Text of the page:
Essay On Anorexia Nervosa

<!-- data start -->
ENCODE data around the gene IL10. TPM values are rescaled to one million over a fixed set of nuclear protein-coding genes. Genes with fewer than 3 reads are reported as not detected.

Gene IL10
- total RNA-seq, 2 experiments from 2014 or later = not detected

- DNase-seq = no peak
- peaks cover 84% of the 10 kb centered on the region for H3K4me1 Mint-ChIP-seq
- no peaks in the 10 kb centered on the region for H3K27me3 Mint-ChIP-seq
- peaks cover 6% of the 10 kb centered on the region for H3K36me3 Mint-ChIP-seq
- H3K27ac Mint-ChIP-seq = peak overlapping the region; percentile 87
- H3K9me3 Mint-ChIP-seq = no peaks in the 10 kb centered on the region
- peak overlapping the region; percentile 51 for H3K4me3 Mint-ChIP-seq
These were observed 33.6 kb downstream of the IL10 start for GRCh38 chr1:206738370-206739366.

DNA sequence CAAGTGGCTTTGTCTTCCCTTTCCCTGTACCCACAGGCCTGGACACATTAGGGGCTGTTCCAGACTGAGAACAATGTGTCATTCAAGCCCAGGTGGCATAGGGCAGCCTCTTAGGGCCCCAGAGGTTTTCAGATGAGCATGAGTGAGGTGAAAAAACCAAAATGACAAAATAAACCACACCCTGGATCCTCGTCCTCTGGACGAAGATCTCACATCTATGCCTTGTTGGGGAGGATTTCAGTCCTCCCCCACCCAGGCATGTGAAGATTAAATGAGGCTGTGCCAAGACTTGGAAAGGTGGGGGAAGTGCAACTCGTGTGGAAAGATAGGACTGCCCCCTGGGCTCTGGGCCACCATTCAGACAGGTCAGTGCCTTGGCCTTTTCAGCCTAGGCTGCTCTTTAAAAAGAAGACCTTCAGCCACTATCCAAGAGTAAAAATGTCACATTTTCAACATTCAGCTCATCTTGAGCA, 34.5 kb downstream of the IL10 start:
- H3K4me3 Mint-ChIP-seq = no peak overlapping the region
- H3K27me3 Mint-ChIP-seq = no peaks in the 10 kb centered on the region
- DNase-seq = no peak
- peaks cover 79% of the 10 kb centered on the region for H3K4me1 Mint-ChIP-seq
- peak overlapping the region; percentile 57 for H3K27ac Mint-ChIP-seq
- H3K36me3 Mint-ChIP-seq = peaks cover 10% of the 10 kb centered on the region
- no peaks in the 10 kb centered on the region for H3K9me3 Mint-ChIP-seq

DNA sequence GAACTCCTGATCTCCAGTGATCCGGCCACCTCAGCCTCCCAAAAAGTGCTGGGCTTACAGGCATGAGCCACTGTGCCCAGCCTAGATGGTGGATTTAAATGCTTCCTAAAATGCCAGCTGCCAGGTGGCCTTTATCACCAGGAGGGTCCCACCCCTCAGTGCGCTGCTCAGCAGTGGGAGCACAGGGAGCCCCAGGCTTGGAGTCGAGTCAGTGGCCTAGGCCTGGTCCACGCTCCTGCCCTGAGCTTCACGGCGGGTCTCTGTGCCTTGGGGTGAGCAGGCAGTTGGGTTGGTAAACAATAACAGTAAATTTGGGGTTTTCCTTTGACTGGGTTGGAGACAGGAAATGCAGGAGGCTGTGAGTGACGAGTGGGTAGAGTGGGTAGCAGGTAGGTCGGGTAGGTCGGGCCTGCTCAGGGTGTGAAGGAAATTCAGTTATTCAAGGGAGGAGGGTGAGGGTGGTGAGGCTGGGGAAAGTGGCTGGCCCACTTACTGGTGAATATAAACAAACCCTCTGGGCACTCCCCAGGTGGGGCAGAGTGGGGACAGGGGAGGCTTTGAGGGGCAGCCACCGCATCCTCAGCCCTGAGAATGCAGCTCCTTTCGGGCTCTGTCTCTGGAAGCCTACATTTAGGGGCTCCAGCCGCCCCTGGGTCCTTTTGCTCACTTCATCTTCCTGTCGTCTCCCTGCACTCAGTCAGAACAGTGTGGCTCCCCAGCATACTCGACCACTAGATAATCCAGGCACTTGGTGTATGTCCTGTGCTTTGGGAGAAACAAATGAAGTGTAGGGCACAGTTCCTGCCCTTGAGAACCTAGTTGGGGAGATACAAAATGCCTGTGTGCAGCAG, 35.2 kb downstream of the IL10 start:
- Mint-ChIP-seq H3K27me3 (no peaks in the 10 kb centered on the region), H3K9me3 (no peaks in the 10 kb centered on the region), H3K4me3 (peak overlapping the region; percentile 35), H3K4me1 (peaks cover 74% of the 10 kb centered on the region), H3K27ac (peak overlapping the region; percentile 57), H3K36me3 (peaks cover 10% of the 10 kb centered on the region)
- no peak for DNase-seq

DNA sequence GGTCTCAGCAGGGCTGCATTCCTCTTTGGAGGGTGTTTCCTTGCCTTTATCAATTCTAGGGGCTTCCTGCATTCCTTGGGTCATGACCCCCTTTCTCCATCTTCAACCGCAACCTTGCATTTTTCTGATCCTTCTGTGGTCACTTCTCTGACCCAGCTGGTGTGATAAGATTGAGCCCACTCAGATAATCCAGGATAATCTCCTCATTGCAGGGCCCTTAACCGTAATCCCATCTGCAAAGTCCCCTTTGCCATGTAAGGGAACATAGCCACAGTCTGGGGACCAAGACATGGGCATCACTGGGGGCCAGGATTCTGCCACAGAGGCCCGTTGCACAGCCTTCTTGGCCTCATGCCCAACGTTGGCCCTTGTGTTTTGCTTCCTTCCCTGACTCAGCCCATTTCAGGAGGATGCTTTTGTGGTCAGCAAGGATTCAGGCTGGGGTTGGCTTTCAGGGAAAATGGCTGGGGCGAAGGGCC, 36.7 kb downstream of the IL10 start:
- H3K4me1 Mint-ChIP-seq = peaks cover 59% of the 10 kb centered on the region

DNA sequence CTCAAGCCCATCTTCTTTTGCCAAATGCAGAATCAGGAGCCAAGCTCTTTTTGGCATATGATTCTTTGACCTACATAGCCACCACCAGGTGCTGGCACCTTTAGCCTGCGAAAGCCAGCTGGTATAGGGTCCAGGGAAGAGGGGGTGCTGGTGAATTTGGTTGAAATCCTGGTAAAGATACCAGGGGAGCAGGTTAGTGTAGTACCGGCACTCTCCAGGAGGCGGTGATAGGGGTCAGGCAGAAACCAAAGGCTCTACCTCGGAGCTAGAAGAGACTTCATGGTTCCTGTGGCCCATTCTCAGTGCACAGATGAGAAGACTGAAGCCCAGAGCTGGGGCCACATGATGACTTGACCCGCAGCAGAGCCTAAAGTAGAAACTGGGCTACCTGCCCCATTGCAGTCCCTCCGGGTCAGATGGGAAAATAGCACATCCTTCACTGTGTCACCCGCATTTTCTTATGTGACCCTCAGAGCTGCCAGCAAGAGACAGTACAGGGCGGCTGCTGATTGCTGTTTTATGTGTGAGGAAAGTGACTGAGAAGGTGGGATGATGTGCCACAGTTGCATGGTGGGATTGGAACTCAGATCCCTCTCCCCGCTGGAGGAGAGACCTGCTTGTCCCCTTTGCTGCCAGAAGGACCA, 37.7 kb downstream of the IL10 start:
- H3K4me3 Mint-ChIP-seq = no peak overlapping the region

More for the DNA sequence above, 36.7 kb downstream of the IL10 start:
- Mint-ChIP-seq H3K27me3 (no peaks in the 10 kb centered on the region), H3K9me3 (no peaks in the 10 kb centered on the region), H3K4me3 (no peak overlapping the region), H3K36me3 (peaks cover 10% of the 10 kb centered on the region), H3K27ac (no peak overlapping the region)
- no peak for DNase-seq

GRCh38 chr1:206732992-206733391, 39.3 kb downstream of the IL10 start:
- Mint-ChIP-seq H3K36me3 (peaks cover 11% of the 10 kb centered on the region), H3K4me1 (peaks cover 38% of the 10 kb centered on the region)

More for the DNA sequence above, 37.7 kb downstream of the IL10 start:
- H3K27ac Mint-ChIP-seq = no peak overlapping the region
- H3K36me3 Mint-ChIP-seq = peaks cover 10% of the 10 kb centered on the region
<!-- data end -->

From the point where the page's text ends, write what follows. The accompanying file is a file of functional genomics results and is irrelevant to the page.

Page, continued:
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Anorexia Nervosa Description: Anorexia Nervosa is a complex eating disorder. The main three features of the disorder is an intense fear of gaining weight, a distorted body image, and an incessant refusal to maintain a healthy body weight.1 Types: There are two types of Anorexia Nervosa.  Restricting type: This type includes loss of weight by the restriction of calories. Restriction of calories includes but is not limited to excessive exercise, fasting, or extreme diets.1  Purging type: Weight loss is achieved either through vomiting or use of diuretics or laxatives.1 Prevalence: It is difficult to determine the exact rates of anorexia nervosa or any eating disorder as many cases go undiagnosed. 2  Approximately .5 to 3.7 percent of females suffer from anorexia at some point in their life.2  Approximately 1 percent of female adolescents have anorexia.2  About fifty percent of people who have had anorexia eventually develop bulimic patterns.2  Fifty percent of people with eating disorders also meet the criteria for depression.2 Who is at Risk:  Women have a much higher risk of anorexia than men. Only about five to fifteen percent of eating disorder sufferers are men.2  Young people, specifically teenagers, are at a much larger risk for anorexia nervosa. Adults can develop this disorder, however it is very rare in people over forty.3  There is some evidence of genetic patterns that can lead to a person developing anorexia.3  Weight changes, either the gain of weight or the loss of weight. When someone loses weight, they may become addicted to the positive attention they are receiving so they want to lose more and more to keep to positive comments coming. If someone gains a large amount of weight they may experience negati... ... middle of paper ... ...s-conditions/anorexia/basics/risk-factors/con-20033002. Published January 5, 2012. Accessed March 9, 2014. 4) NEDA. Anorexia Nervosa. NEDA. Published 2014. Accessed March 9, 2014. 5) American Psychiatric Association. Eating Disorder Diagnostic Criteria from DSM IV-TR. University of Nevada-Reno. Published 2000. Accessed March 9, 2014. 6) National Institute of Mental Health. What are eating disorders? National Institute of Health. Published 2011. Accessed March 9, 2014. 7) University of Maryland Medical Center. Anorexia Nervosa. University of Maryland Medical Center. Published May 7, 2013. Accessed March 9, 2014.

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